Employers can pay adoption expenses for their employees
Almost 40 years ago now, a young mother had the courage to give me up for adoption to my parents who could not themselves have children. All of my life, I have reaped the almost-unbelievable benefits of my biological mother’s courage and my parents’ love – and so does my family now. Yet, my adoption would never have happened without the generosity of another individual who was willing to pay the expenses.
Fast forward to present, and because of important legal developments over the past few years, employers of all shapes and sizes have the ability and the opportunity to help their employees with adoption expenses. It’s fairly easy. An employer who desires to help its employees with adoption expenses just needs to establish a written plan document that spells out the terms of the program, including (a) who is eligible to receive the benefit, e.g., those employees who work a certain number of hours per week; (b) the types of expenses that will be paid by the employer, e.g., agency fees, court costs, attorney fees, etc.; (c) the maximum amount that will be paid or reimbursed under the plan (subject to applicable legal limits); and (d) the documentation an employee will be required to provide to obtain payment or reimbursement. The plan should also have some additional nerdy legal stuff, for example, a limitation so that the plan does not result in discrimination in favor of owners. Once the plan is established, the employer would then provide a copy of the adoption assistance plan to its employees, and establish internal forms for employees to complete to seek benefits under the plan.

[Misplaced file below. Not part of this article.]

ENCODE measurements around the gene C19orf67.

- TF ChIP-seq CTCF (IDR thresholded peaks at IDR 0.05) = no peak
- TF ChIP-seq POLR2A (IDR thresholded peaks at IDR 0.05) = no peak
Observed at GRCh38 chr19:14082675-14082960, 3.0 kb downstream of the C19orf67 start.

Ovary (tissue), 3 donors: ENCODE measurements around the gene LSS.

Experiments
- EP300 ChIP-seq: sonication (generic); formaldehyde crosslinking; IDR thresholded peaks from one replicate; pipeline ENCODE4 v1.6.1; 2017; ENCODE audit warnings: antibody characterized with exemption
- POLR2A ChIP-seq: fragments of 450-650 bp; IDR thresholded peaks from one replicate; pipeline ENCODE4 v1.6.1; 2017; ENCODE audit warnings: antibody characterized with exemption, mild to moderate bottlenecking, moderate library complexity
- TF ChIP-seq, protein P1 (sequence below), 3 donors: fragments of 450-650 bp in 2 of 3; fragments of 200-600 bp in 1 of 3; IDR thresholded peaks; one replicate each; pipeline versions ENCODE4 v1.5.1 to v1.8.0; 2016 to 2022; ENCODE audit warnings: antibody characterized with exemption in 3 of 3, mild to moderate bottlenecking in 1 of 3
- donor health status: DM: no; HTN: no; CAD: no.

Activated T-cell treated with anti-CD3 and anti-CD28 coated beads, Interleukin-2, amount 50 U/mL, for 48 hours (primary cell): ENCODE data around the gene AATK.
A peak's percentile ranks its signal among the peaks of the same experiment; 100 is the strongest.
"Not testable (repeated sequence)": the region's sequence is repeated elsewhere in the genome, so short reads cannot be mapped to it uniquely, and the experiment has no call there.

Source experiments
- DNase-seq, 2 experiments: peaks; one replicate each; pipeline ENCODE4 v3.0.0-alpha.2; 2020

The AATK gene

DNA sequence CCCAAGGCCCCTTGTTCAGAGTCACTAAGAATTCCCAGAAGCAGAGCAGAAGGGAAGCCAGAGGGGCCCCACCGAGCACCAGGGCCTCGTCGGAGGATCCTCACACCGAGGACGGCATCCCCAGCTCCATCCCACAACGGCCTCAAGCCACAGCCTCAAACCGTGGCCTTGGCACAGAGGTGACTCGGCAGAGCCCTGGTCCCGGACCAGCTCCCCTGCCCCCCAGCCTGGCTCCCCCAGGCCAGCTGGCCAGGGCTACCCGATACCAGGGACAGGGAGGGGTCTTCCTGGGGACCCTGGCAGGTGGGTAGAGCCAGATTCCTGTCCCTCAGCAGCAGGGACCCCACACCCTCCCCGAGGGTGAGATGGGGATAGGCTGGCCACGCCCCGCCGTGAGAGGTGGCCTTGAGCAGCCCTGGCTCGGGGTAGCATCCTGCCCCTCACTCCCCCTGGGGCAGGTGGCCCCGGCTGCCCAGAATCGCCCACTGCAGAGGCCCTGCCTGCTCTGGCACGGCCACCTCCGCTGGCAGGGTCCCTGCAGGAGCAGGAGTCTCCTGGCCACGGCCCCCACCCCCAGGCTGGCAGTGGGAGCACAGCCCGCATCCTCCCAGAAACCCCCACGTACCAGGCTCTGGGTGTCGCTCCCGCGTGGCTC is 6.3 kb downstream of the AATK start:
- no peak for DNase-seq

Subject to certain limitations, amount paid under an adoption assistance plan are generally excludable from an employee’s income. Amounts paid are not subject to federal income tax withholding, but are nonetheless reported by the employer in box 12 of IRS Form W-2. Amounts paid under the plan would, however, be subject to certain other withholdings, including withholdings for federal Social Security and Medicare tax (FICA) and federal unemployment tax (FUTA). The employer would also want to understand any applicable state law requirements, but this too should be fairly easy.
As you evaluate your menu of benefits for 2015, keep in mind that you have the ability to offer an adoption assistance plan to your employees. Because of your generosity, your employees could have the opportunity to adopt a child and radically impact their life (and perhaps yours too) forever.